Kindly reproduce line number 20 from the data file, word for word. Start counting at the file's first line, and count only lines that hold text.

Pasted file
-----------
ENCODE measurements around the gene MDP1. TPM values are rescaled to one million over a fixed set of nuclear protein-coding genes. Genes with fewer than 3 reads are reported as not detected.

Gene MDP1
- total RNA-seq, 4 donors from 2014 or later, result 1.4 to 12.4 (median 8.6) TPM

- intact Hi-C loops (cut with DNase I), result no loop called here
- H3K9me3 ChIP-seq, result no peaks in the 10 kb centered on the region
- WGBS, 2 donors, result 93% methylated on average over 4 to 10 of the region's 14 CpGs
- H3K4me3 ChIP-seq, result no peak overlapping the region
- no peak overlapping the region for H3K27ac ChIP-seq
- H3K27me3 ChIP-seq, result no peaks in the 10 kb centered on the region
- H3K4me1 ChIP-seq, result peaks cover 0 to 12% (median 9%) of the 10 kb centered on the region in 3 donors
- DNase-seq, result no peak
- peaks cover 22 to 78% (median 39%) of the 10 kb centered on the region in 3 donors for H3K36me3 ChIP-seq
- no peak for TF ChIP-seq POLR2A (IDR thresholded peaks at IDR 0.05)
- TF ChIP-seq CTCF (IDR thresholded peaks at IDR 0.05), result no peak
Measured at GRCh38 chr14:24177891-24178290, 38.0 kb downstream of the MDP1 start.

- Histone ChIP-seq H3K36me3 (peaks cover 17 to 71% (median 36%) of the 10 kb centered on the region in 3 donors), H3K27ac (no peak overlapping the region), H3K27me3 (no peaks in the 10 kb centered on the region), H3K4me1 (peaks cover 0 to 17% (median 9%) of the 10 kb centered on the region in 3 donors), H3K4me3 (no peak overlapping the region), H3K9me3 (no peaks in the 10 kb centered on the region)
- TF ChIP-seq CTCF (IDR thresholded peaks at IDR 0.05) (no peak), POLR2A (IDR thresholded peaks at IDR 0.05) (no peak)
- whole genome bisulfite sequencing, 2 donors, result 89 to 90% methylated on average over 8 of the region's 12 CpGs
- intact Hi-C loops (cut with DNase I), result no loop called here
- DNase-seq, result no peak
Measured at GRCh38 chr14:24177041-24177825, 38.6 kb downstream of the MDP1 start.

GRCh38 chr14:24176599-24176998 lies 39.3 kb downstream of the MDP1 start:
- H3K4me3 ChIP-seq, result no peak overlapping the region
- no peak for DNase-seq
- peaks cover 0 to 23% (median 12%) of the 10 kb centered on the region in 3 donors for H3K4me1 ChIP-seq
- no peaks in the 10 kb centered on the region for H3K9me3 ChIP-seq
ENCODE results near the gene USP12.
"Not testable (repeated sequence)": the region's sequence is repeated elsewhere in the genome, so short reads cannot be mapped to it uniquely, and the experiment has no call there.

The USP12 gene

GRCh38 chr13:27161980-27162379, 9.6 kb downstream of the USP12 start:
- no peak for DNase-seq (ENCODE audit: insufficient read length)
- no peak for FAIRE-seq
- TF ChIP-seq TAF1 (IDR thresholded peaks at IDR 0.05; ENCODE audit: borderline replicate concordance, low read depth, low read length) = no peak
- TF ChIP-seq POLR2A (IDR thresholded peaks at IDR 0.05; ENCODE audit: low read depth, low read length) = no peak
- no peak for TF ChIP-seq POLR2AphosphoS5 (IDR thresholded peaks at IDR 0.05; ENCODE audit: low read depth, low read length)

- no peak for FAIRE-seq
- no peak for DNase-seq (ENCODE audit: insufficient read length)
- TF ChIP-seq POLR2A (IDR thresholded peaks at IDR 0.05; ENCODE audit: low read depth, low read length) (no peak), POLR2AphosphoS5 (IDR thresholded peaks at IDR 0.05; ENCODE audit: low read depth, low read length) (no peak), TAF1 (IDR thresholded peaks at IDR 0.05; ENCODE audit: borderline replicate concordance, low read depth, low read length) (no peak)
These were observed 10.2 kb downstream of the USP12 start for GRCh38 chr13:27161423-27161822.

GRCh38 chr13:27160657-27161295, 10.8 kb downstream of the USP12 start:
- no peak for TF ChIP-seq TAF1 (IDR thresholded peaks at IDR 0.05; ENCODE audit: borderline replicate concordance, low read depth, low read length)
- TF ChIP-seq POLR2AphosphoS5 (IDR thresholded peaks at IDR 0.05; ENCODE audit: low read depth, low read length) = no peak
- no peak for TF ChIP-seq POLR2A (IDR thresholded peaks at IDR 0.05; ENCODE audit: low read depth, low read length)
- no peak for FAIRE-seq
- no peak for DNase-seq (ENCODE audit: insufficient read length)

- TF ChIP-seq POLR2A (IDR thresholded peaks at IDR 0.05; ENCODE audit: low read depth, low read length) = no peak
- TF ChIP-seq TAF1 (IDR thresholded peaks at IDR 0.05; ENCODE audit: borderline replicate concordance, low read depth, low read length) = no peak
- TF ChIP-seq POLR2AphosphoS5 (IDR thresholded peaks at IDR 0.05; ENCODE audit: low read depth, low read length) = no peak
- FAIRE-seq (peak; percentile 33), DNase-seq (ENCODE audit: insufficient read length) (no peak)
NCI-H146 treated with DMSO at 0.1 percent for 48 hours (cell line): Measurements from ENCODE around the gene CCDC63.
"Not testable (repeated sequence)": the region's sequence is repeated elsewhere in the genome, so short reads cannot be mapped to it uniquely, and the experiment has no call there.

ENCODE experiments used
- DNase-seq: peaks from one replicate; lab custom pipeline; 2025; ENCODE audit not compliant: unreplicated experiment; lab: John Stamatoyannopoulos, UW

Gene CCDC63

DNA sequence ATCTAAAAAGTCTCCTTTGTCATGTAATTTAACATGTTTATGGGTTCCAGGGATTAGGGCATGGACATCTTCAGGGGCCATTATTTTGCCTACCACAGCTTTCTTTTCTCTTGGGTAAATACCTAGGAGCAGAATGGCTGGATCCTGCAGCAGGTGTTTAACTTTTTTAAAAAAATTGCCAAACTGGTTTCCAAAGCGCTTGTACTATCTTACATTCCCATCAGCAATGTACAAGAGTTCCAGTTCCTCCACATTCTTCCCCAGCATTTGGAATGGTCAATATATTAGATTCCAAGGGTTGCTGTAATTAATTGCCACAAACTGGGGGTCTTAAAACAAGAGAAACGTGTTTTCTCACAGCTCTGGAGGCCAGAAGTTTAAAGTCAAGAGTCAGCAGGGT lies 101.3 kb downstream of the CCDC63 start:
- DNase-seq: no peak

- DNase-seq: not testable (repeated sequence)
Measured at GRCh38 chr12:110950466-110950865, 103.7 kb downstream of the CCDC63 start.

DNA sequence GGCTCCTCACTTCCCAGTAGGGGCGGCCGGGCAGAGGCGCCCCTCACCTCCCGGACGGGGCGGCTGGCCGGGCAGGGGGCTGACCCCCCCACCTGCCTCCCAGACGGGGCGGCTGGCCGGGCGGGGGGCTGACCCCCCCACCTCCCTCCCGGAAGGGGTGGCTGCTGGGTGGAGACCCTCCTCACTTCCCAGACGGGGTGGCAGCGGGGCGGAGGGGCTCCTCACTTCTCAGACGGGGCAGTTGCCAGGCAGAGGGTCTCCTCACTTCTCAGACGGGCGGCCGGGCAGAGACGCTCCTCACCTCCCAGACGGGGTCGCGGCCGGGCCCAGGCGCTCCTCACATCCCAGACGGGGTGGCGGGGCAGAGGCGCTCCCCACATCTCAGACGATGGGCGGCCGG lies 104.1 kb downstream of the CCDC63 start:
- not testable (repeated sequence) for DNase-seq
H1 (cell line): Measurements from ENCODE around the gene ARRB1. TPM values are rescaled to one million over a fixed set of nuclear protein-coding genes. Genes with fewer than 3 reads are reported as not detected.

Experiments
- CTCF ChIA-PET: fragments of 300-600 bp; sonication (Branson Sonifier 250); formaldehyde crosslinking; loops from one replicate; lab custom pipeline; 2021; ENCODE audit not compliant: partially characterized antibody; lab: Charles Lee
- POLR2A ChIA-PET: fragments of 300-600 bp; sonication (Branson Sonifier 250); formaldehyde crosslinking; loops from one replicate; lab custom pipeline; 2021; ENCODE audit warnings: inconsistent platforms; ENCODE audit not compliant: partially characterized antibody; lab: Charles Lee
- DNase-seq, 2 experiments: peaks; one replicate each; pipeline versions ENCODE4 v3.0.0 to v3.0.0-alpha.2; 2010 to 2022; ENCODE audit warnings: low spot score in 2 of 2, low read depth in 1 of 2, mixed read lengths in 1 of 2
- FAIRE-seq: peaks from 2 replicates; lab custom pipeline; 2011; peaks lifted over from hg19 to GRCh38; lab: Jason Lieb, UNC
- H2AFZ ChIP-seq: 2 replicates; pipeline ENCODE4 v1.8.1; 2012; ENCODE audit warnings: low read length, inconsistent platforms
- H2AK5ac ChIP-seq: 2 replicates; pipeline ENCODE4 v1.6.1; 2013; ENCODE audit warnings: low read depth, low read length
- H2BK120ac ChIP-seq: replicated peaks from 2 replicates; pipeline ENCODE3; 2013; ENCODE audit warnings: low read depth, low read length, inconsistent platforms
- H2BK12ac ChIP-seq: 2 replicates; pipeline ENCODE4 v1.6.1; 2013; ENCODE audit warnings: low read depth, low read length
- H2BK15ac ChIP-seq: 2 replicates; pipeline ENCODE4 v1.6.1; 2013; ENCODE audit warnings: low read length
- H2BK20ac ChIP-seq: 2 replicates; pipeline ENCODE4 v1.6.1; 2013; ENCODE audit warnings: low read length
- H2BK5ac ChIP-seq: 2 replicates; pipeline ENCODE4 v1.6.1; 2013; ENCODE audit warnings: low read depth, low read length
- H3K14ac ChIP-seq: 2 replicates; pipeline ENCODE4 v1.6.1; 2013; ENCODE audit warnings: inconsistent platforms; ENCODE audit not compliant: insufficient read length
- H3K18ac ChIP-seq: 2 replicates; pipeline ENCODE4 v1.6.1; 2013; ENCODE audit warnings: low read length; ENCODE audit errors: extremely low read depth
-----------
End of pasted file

- DNase-seq, result no peak